It’s funny (frequently)

When Ryan and Rob take over Wrexham FC, they promise to laugh at themselves but never the situation. They make good on that promise. The pair are frequently self-deprecating, and much like Wrexham fans and the viewing audience, a bit dubious as to why they started this adventure in the first place. Watching two millionaires (Is Ryan Reynolds a billionaire yet?) freely mock themselves and each other is not only funny, but makes you want to root for them in what may be one of Hollywood’s strangest sports stories.

It’s educational (sometimes)

In Episode 7, titled “Wide World of Wales,” Rob and Ryan do a spoof of Wide World of Sports with tons of facts about the country along with plenty of self-aware winks to the camera. You’ll learn so much about the 1839-1843 Rebecca Riots that you’re sure to be a hit at cocktail parties. The episode contains Welsh cooking and language lessons as well.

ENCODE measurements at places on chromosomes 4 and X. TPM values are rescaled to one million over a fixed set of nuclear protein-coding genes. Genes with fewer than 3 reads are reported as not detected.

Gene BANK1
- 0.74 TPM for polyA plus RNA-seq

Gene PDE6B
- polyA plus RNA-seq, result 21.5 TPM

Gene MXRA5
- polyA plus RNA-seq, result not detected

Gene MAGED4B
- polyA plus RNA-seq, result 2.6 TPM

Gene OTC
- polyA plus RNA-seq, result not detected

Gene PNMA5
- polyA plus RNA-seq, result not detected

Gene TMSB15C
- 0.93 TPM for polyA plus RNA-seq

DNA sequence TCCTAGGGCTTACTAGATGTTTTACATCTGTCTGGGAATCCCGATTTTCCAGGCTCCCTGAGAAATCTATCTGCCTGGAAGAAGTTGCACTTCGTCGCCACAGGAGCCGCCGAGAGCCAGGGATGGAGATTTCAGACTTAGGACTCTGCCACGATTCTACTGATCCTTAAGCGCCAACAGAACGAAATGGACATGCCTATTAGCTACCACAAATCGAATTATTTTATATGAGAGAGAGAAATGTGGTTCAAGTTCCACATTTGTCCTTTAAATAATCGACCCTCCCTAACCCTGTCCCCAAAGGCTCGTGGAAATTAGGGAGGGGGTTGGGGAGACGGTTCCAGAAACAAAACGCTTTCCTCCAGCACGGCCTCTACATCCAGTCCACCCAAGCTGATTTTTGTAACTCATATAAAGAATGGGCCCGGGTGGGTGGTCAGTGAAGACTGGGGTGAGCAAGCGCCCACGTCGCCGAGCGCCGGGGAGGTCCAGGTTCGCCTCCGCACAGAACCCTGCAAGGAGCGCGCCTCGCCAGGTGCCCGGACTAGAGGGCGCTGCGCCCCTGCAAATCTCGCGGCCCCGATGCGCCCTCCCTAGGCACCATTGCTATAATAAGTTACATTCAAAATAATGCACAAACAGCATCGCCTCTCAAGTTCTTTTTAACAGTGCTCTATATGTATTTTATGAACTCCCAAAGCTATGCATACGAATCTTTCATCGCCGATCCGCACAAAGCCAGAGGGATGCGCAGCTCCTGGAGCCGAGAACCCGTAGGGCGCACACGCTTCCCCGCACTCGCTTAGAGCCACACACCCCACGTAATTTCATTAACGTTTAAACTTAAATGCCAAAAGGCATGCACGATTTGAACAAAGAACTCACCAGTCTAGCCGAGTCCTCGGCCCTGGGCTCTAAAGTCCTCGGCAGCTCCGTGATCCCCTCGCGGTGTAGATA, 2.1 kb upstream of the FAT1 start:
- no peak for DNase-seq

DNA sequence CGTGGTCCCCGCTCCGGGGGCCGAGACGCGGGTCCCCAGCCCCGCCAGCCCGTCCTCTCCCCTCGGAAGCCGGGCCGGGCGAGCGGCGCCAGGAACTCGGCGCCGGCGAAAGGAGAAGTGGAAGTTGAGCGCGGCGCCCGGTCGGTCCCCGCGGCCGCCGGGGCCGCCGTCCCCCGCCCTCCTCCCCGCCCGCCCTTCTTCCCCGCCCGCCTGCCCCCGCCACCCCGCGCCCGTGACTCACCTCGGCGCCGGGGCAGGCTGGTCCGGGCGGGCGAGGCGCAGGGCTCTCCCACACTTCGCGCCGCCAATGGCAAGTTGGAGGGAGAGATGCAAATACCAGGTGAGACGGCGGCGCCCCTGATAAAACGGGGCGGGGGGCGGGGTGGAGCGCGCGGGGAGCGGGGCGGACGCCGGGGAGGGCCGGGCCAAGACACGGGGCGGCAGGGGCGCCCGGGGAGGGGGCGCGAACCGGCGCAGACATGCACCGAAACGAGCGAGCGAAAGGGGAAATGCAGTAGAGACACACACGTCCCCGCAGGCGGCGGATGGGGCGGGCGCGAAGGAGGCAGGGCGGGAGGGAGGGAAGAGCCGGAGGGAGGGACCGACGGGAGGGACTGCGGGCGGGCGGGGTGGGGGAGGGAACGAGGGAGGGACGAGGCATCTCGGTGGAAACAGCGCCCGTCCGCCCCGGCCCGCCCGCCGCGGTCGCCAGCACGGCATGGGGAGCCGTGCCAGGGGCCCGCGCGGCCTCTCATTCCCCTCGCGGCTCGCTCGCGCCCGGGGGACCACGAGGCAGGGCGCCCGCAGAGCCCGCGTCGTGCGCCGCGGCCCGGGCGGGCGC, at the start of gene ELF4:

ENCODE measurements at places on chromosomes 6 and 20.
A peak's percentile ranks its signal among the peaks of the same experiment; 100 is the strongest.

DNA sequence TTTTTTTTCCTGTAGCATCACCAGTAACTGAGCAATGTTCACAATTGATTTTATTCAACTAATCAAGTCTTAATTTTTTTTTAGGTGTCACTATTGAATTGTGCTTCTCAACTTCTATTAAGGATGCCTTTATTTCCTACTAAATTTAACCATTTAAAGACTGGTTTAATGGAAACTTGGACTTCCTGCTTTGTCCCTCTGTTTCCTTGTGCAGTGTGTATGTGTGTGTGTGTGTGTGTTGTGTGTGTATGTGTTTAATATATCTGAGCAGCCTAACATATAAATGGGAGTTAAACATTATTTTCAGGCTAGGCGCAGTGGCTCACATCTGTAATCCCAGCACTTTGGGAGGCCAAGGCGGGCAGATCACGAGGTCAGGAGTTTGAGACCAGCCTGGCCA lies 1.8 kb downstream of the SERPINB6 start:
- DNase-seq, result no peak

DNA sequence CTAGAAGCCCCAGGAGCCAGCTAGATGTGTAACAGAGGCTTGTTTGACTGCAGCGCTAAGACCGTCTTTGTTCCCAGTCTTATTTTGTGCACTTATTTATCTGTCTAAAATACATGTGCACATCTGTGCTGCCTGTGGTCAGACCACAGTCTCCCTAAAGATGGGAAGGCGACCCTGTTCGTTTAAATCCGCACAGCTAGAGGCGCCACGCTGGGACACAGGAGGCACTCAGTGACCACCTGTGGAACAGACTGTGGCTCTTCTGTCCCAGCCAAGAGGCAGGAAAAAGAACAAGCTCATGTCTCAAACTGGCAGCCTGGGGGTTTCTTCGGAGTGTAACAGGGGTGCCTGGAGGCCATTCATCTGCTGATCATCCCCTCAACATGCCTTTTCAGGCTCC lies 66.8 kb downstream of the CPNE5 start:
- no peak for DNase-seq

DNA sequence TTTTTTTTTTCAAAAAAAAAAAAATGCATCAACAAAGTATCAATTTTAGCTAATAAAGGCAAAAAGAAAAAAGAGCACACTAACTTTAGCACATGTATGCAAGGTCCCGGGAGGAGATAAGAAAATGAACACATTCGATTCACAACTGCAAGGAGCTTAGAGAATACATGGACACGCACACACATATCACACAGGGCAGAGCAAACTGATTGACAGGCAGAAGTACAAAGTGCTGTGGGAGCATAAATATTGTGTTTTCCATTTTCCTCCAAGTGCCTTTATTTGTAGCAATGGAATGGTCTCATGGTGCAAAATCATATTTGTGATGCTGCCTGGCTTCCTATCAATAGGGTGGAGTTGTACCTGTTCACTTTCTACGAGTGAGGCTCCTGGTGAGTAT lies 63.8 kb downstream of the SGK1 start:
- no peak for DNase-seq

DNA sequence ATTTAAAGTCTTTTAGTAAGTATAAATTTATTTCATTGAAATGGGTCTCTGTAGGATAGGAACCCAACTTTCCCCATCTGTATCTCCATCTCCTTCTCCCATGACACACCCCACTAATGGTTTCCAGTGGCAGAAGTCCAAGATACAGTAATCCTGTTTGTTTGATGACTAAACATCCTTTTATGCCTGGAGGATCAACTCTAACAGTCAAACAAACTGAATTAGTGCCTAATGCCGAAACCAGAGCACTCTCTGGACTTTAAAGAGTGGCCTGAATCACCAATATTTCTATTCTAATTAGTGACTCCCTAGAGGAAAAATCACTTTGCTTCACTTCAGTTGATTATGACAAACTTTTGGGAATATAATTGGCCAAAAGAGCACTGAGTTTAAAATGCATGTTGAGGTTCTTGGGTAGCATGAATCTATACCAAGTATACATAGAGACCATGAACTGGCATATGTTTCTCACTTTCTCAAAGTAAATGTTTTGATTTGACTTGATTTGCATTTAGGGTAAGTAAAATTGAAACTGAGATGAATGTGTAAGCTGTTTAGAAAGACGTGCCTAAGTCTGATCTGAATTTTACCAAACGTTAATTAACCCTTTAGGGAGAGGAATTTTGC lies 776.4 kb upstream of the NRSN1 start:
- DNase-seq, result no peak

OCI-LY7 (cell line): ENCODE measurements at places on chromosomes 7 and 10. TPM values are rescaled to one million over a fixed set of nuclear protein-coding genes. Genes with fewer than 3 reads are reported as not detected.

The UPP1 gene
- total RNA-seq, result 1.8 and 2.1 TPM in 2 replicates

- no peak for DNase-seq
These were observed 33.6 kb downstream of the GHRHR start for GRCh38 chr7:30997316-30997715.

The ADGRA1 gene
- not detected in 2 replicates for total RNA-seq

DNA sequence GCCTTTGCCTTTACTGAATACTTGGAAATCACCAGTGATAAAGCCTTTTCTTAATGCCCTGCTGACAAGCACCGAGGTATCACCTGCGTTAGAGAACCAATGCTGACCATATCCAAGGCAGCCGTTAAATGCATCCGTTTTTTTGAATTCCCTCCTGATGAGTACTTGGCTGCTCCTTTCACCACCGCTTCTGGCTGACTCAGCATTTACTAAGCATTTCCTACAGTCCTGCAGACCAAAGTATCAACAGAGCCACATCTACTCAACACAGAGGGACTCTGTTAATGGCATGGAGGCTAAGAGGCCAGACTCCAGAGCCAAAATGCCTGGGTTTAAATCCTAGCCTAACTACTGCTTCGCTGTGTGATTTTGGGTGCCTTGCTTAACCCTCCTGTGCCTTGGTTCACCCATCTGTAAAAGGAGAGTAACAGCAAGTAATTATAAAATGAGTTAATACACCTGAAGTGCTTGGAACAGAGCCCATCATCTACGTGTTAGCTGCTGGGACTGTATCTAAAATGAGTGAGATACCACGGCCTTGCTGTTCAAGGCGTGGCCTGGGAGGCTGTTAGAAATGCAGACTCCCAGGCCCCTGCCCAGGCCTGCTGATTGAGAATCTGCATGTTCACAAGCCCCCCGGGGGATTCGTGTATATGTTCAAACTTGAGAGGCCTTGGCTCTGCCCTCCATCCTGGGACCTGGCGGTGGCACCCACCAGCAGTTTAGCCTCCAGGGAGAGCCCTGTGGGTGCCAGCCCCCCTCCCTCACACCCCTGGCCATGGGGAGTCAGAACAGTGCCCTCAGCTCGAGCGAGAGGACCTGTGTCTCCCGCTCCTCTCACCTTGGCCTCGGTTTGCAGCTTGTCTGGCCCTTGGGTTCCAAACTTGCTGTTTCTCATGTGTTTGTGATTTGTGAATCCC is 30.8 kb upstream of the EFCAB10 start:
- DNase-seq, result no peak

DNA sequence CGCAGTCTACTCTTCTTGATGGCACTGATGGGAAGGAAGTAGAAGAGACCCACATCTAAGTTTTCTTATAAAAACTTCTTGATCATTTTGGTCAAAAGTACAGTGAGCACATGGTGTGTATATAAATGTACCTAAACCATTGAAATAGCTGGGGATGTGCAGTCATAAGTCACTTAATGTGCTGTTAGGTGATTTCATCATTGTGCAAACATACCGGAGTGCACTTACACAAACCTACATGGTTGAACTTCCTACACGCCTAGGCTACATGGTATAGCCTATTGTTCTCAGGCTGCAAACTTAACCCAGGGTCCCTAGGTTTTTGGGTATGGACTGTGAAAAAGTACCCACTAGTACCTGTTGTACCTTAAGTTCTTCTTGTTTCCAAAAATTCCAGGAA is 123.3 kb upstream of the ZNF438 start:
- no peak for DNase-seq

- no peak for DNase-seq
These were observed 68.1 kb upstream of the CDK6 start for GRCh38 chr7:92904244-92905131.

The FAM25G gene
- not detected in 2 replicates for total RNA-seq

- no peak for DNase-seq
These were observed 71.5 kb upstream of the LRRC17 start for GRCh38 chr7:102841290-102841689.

Episode 10, titled “Hooligans” is less light-hearted and deals with the ugliness of football hooliganism and its terrible history. Like all sports, soccer has a dark side, and this series doesn’t gloss over that fact. Soccer hooligans make the drunks at American sporting events look like a welcoming committee.

It’s about community (mostly)

What makes Welcome to Wrexham truly addictive are the stories of the people who live in this tiny Welsh town. Because it’s dealing with changes in its economy, has a working class feel, and has a community striving for something better, Wrexham feels like it could be Anytown, USA. Stories that focus on local fans both young and old, small business owners impacted by hardship, fans who are disabled getting representation in the organization and increased accessibility, and young players looking to keep their dreams of playing professionally alive resonate whether you care about sports or not.